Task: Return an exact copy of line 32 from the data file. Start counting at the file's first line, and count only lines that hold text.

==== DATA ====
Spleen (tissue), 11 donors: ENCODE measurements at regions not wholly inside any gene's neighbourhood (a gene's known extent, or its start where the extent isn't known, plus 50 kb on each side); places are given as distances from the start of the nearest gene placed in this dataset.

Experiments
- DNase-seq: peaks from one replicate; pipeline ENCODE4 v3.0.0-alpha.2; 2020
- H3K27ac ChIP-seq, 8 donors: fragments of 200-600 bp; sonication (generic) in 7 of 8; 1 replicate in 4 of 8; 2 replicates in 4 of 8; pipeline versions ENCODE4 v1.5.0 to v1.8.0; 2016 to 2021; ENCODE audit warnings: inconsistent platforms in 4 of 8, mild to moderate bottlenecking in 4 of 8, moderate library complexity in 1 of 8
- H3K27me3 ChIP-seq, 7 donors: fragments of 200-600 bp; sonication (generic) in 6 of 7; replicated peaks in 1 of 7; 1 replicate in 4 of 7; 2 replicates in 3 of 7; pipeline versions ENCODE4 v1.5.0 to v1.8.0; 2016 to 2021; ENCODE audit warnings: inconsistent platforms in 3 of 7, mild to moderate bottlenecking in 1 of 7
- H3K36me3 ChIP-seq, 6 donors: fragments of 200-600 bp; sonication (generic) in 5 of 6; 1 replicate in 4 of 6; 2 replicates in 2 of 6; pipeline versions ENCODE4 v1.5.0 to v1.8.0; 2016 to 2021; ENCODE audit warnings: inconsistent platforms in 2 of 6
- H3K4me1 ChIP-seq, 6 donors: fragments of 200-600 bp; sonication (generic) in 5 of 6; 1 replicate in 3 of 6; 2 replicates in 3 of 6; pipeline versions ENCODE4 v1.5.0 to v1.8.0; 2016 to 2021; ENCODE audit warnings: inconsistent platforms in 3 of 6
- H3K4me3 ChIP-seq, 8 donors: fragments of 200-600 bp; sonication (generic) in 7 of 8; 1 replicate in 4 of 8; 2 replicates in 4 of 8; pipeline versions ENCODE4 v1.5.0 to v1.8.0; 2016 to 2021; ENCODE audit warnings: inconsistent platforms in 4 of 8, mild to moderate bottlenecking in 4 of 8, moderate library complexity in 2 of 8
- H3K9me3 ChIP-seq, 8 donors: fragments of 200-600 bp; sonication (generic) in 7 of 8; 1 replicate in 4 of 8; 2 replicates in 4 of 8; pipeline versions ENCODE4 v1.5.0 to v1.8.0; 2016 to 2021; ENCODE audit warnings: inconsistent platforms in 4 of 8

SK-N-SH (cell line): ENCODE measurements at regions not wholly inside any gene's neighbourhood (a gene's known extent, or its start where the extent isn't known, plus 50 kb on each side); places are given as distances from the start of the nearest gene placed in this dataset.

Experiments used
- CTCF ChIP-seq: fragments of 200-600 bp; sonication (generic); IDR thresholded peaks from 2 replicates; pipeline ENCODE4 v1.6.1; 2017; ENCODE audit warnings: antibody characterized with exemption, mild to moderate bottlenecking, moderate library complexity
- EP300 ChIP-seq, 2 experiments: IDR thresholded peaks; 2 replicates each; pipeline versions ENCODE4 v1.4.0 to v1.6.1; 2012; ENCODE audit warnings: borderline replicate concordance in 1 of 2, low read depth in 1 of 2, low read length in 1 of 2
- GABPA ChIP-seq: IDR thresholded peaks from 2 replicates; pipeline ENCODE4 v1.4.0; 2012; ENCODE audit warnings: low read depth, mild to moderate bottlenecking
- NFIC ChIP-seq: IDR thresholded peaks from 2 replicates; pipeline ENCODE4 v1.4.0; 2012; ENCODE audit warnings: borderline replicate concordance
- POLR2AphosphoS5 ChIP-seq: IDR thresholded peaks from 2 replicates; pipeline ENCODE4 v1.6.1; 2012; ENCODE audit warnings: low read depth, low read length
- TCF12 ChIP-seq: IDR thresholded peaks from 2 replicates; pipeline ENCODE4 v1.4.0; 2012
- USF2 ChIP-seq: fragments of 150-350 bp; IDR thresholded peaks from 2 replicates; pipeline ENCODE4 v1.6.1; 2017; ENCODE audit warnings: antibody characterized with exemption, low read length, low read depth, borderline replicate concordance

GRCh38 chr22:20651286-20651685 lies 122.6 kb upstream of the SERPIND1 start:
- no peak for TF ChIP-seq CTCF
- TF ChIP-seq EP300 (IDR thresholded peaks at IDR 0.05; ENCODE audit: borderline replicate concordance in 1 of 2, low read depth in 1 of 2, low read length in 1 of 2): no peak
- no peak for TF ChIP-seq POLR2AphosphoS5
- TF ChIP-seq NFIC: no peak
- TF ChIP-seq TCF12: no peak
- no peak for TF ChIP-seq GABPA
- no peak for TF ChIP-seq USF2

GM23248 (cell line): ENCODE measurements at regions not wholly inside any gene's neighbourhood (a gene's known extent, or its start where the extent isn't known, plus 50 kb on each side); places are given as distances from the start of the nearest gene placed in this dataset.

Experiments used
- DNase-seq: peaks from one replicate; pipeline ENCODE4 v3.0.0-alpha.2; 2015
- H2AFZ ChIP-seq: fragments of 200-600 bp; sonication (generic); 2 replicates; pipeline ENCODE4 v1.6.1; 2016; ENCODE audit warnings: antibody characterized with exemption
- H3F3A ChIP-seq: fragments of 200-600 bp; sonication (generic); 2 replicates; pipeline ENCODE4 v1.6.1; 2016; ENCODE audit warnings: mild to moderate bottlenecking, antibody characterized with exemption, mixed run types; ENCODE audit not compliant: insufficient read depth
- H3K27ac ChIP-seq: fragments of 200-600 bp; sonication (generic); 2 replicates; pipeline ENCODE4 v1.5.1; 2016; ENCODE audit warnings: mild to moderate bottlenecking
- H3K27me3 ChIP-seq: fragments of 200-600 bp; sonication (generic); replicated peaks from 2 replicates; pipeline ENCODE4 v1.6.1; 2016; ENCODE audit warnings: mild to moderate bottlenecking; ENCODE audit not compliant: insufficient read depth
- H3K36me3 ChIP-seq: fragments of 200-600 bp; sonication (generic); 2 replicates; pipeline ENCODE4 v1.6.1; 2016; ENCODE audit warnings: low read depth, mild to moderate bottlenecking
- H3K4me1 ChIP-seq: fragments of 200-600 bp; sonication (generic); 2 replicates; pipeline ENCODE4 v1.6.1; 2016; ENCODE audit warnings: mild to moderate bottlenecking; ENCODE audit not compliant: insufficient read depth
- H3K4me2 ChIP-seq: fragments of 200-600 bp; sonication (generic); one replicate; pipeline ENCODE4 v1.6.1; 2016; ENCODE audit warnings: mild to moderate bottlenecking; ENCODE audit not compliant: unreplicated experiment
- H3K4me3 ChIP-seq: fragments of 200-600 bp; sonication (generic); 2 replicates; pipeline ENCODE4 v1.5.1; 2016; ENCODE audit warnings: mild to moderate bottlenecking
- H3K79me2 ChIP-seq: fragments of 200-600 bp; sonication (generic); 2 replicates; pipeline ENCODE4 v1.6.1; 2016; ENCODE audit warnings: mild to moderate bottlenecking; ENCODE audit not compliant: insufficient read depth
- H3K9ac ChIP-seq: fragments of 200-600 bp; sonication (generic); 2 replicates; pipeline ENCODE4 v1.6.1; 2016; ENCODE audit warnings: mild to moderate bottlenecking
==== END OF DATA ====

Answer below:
- H3K27ac ChIP-seq: fragments of 200-600 bp; sonication (generic); 2 replicates; pipeline ENCODE4 v1.5.1; 2016; ENCODE audit warnings: mild to moderate bottlenecking